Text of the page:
"The Servants of Twilight," Dean Koontz

Pros: Enjoyable light read when you want some tension; better than some of his others
Cons: Fluff thriller/horror reading
Rating: 4.5 out of 5


Joey is an unusually well-behaved child, and his mother, Christine, is a strong and successful woman with an unusual and difficult past. A meeting with a strange old woman in a mall parking lot leaves them both terrified as it seems the woman believes that Joey must be killed. Almost immediately things go wrong—Joey sees the woman staring in his window. His dog gets killed. The police seem more concerned with chastising Christine over her use of language in front of her child than with any danger Joey might be in. Christine ends up going to Charlie, a private detective, for protection.

Charlie is drawn to the two of them and very much wants to keep them safe, but he’s about to find out that keeping two people safe from an extremely dedicated and violent cult can be a deadly affair. Soon the three are running for their lives, only to find that the cult seems to anticipate their every move.


Koontz has one of those dual reputations so often seen among extremely successful, highly prolific genre authors. He’s successful precisely because many people love his work, but he also has a reputation for slipshod work. As usual, the truth is somewhere in between. He wouldn’t be so successful if he wasn’t good at what he does—and what he does is tension. He’s extremely good at creating page-turning danger for his characters.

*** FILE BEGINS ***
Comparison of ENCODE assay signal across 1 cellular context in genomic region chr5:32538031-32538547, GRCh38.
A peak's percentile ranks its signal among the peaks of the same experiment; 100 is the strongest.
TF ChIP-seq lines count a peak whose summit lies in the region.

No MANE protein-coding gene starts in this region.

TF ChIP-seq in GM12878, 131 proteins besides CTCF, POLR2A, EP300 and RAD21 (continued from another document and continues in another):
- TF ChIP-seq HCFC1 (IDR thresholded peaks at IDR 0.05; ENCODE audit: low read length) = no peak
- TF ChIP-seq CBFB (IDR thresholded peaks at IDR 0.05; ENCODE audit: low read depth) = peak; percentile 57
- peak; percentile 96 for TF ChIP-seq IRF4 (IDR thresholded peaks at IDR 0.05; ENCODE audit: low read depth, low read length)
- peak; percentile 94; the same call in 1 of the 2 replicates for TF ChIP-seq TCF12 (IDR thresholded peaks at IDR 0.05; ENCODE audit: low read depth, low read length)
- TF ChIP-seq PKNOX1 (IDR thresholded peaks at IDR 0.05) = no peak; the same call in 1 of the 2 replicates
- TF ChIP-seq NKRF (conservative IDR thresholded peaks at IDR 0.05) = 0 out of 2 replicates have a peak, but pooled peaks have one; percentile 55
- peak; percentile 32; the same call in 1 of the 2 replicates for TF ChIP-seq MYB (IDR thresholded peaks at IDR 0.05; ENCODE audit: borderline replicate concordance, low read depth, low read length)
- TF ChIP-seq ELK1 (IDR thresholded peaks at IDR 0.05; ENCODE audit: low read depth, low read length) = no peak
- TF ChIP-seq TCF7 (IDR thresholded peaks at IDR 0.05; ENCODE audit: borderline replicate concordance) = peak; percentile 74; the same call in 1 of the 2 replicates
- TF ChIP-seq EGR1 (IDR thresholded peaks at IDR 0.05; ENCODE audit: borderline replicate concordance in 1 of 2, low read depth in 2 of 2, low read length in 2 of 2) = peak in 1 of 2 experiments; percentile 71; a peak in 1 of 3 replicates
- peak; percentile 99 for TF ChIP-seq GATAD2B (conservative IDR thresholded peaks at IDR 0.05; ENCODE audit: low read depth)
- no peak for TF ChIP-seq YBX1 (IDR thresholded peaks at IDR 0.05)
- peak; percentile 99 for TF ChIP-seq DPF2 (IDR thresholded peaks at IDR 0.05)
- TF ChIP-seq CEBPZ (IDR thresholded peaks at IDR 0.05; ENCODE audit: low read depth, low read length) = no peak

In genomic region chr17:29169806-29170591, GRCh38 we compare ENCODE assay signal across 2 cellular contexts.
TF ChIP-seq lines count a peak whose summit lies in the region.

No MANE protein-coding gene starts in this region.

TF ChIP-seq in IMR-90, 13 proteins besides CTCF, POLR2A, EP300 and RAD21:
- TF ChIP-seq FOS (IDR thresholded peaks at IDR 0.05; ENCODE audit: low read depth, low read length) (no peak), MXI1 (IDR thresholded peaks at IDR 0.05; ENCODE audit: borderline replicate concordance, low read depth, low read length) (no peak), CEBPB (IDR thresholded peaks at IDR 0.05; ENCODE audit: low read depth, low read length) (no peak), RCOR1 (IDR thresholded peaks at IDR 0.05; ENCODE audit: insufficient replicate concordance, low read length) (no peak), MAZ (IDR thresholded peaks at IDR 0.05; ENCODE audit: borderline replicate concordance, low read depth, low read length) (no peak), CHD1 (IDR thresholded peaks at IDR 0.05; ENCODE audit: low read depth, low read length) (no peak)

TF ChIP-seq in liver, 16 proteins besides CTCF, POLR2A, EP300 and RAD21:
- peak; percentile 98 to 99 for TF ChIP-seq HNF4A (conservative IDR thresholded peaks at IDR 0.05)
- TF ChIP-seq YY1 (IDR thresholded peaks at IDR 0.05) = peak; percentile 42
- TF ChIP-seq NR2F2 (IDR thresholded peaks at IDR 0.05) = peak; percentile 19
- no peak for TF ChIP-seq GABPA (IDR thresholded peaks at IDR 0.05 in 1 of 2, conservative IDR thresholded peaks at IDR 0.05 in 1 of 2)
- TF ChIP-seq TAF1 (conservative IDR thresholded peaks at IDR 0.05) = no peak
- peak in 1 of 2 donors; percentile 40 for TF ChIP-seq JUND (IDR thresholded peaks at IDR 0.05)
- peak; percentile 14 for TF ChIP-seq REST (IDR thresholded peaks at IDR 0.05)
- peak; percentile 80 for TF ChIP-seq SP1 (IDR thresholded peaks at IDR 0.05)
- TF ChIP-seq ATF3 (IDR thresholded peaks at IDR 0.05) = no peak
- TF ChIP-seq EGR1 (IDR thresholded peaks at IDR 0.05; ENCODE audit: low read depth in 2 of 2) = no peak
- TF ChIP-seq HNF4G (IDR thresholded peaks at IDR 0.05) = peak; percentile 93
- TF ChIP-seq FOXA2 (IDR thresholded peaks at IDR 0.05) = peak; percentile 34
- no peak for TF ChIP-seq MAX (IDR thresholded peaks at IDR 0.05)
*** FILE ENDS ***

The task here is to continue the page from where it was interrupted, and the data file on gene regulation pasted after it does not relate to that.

However, there’s some truth to the idea that his writing can be a little rough. Sometimes the pacing of Cold Fire is rushed. The ending of By the Light of the Moon felt weak, and the prose got fairly purple in places. I was pleased to find that The Servants of Twilight had a strong ending, good pacing, interesting characters with some depth to them, and less purple prose.

Sure, Koontz’s books are never going to be great works of literature. They’re never going to bowl you over by bringing you to tears, enchanting you with stunning descriptions, or surprising you with wholly new plot twists. On the other hand, that isn’t what people read them for. They’re engrossing, tense escapist tales. The Servants of Twilight includes non-stop action, some interesting questions of ends, means, and good versus evil, as well as a touch of sex and a hearty dab of insanity.

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